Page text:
The Dark Corner: A Parable

I rarely recall my dreams. The few times I have they were so strange that I derived no satisfaction in the visions.  But last night I had a dream and I remember it.  The scene was our family room.  All the usual pieces were there and in the right place, the sofa, bookcase, television, my recliner.  In addition the room was filled with trophies of various shapes, sizes, and colors.  In my dream I settled into the recliner.  As I did so I noticed a box sitting in the middle of the room.  It was just like those cardboard boxes used to store files except it was black as midnight.  I took off the lid to examine its contents.  The box was crammed full of paper.  Pulling a sheet out of the middle I read an account of when lied to my mother about going to a party.  Another retold an angry episode with a co-worker.  The third one revealed my jealousy when Terry was chosen to be a small group leader.  I realized that these were my sins. Not just any sins, but my pet sins. The ones I keep because in some way I was wronged, these sins are not my fault.  I would have continued to explore the box but there was a knock at the door.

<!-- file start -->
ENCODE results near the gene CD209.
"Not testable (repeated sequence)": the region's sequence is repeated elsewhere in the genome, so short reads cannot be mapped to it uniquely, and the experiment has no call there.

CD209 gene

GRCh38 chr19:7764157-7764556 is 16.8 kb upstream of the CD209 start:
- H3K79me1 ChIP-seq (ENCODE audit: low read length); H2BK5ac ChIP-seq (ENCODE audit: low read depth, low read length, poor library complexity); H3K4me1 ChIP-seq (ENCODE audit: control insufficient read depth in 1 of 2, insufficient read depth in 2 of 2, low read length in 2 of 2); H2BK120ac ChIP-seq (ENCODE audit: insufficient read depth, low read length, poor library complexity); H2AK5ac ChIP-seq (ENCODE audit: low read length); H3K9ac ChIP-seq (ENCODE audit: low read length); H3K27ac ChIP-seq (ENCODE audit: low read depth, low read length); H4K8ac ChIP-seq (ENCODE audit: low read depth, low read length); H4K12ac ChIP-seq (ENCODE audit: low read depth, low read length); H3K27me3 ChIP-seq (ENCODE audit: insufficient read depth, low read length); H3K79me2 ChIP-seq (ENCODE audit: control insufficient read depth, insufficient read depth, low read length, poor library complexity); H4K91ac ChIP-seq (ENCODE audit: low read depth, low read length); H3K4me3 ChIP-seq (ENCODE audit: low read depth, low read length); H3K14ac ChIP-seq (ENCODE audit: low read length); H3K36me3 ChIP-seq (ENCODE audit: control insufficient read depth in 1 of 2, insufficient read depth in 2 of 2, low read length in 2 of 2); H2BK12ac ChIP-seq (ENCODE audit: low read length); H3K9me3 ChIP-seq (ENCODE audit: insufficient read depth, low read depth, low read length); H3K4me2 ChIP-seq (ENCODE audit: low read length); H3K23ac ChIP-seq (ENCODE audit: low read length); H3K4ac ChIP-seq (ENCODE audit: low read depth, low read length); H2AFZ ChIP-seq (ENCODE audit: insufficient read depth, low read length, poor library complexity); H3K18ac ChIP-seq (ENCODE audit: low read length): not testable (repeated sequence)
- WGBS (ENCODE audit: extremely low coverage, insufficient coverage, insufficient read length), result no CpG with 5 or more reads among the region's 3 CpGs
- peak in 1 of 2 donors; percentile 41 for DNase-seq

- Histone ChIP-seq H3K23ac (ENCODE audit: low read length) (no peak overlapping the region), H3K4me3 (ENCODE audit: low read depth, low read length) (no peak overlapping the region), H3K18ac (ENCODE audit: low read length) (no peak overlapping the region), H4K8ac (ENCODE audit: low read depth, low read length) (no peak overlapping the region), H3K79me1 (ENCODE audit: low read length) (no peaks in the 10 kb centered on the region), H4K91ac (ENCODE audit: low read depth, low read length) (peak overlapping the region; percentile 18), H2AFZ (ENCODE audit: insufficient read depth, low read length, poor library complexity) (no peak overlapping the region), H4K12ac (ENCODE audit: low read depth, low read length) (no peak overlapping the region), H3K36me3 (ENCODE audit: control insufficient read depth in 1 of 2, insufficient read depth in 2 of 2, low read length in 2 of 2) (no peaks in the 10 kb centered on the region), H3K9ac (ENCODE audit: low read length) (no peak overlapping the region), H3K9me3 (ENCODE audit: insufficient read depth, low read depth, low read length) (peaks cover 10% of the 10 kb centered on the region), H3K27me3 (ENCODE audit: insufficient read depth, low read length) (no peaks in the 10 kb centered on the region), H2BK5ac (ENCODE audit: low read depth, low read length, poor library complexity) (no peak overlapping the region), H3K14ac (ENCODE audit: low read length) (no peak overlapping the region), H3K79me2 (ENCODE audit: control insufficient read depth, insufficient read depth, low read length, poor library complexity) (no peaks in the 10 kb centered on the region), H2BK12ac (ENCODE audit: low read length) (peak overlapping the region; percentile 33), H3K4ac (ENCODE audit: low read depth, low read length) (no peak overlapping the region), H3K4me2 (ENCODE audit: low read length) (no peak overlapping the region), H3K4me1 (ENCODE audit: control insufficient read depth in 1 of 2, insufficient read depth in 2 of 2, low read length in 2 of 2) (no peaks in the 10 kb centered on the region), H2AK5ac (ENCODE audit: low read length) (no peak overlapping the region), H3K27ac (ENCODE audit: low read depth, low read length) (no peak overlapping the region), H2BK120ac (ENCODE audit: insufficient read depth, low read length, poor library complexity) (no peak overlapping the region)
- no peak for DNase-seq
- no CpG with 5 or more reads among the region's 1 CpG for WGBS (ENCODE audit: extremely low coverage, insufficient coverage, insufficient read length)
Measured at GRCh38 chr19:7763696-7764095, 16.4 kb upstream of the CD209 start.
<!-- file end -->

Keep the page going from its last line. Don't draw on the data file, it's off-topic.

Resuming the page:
Glancing up I saw the familiar robes of Jesus through the frosted glass of my door.  I panicked.  He must not see this box! I did not have time to store it in the attic so I slide it over to a dark corner and threw an afghan over it.  As I opened the door I saw the face of love.  “May I come in?”   I opened the door wider and offered Jesus the recliner.  “You added quite a few trophies since we last talked.”  Jesus glanced around the room.   Pride filled my chest as I picked up one of the trophies from its place near the TV.   “Here is the latest one, you remember Jeff, the young man that I brought to you while he was in prison.”  The Lord nodded and continued to look around the room.  Spying the afghan he said, “what’s under there?”   Setting the trophy down I stammered, “just some old memories that need to be thrown out.”  I quickly grabbed another trophy and held it out to Jesus.  “Remember this one?  It was when I organized that food drive.”  Jesus nodded again but moved towards the afghan.  “Or this one,” I said holding up a silver cup, “this is the time you had me pick that hitchhiker up.”  But Jesus could not be distracted from looking under that afghan.  “What’s in the box?”  I was too embarrassed to look up.  “Pet sins,” I mumbled.  Feeling that I might be able to justify keeping them I grabbed one out of the box.  “See this one, I was the better person to lead that small group, it would have made a beautiful trophy.  I don’t understand why Terry got it, it belonged to me.”  The sadness in Jesus eyes overwhelmed my argument.  “It is the sin of coveting,” Jesus simply replied.  Dropping my hands in surrender I said, “Yes, Lord I agree, I confess, that this is my sin of coveting, I repent of it, please take it from me.”  In a flash the paper vaporized.  Jesus gently lifted my head and looked into my eyes, “how about we deal with the rest of what’s in the box?”  I nodded my acknowledgement.  “Fantastic,” Jesus replied as he rolled up his sleeves, “after that we can deal with your pride in these trophies.”



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